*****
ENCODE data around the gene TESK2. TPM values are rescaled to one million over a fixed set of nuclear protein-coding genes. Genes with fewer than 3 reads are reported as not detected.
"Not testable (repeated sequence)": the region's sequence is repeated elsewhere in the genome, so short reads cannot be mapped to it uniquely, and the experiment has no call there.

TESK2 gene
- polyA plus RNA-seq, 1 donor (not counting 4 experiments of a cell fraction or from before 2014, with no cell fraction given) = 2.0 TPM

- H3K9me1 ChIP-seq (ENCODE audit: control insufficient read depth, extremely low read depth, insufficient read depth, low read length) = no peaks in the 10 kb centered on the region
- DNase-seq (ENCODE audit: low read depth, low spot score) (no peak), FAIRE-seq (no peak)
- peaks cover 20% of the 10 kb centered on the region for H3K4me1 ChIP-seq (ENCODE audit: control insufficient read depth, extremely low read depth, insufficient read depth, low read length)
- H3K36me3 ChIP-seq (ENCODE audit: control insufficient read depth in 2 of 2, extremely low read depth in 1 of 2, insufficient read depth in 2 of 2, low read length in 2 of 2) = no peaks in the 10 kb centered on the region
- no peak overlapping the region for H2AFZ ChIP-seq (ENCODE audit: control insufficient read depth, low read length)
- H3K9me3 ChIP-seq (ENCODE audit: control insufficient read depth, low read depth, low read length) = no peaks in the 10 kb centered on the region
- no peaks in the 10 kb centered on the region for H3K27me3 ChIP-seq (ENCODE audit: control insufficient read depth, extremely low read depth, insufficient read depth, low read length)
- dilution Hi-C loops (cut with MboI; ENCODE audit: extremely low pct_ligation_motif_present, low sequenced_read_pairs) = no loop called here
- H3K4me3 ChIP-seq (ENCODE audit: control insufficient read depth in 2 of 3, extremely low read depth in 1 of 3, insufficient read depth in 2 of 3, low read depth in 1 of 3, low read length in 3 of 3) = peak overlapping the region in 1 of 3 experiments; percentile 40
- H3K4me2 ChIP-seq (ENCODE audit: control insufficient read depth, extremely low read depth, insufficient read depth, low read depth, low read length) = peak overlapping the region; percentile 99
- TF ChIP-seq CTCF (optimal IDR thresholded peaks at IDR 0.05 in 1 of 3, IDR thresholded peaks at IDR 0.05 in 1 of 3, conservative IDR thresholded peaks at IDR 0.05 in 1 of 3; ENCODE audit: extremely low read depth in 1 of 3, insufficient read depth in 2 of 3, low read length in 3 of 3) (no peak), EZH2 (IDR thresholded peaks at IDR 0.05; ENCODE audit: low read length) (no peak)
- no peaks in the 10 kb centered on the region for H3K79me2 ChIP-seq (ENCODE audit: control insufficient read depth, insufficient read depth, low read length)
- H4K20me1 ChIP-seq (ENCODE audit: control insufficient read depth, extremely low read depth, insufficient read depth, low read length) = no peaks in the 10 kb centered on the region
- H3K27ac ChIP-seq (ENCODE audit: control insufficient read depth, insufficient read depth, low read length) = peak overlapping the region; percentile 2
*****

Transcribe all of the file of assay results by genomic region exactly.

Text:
ENCODE data around the gene TESK2. TPM values are rescaled to one million over a fixed set of nuclear protein-coding genes. Genes with fewer than 3 reads are reported as not detected.
"Not testable (repeated sequence)": the region's sequence is repeated elsewhere in the genome, so short reads cannot be mapped to it uniquely, and the experiment has no call there.

TESK2 gene
- polyA plus RNA-seq, 1 donor (not counting 4 experiments of a cell fraction or from before 2014, with no cell fraction given) = 2.0 TPM

- H3K9me1 ChIP-seq (ENCODE audit: control insufficient read depth, extremely low read depth, insufficient read depth, low read length) = no peaks in the 10 kb centered on the region
- DNase-seq (ENCODE audit: low read depth, low spot score) (no peak), FAIRE-seq (no peak)
- peaks cover 20% of the 10 kb centered on the region for H3K4me1 ChIP-seq (ENCODE audit: control insufficient read depth, extremely low read depth, insufficient read depth, low read length)
- H3K36me3 ChIP-seq (ENCODE audit: control insufficient read depth in 2 of 2, extremely low read depth in 1 of 2, insufficient read depth in 2 of 2, low read length in 2 of 2) = no peaks in the 10 kb centered on the region
- no peak overlapping the region for H2AFZ ChIP-seq (ENCODE audit: control insufficient read depth, low read length)
- H3K9me3 ChIP-seq (ENCODE audit: control insufficient read depth, low read depth, low read length) = no peaks in the 10 kb centered on the region
- no peaks in the 10 kb centered on the region for H3K27me3 ChIP-seq (ENCODE audit: control insufficient read depth, extremely low read depth, insufficient read depth, low read length)
- dilution Hi-C loops (cut with MboI; ENCODE audit: extremely low pct_ligation_motif_present, low sequenced_read_pairs) = no loop called here
- H3K4me3 ChIP-seq (ENCODE audit: control insufficient read depth in 2 of 3, extremely low read depth in 1 of 3, insufficient read depth in 2 of 3, low read depth in 1 of 3, low read length in 3 of 3) = peak overlapping the region in 1 of 3 experiments; percentile 40
- H3K4me2 ChIP-seq (ENCODE audit: control insufficient read depth, extremely low read depth, insufficient read depth, low read depth, low read length) = peak overlapping the region; percentile 99
- TF ChIP-seq CTCF (optimal IDR thresholded peaks at IDR 0.05 in 1 of 3, IDR thresholded peaks at IDR 0.05 in 1 of 3, conservative IDR thresholded peaks at IDR 0.05 in 1 of 3; ENCODE audit: extremely low read depth in 1 of 3, insufficient read depth in 2 of 3, low read length in 3 of 3) (no peak), EZH2 (IDR thresholded peaks at IDR 0.05; ENCODE audit: low read length) (no peak)
- no peaks in the 10 kb centered on the region for H3K79me2 ChIP-seq (ENCODE audit: control insufficient read depth, insufficient read depth, low read length)
- H4K20me1 ChIP-seq (ENCODE audit: control insufficient read depth, extremely low read depth, insufficient read depth, low read length) = no peaks in the 10 kb centered on the region
- H3K27ac ChIP-seq (ENCODE audit: control insufficient read depth, insufficient read depth, low read length) = peak overlapping the region; percentile 2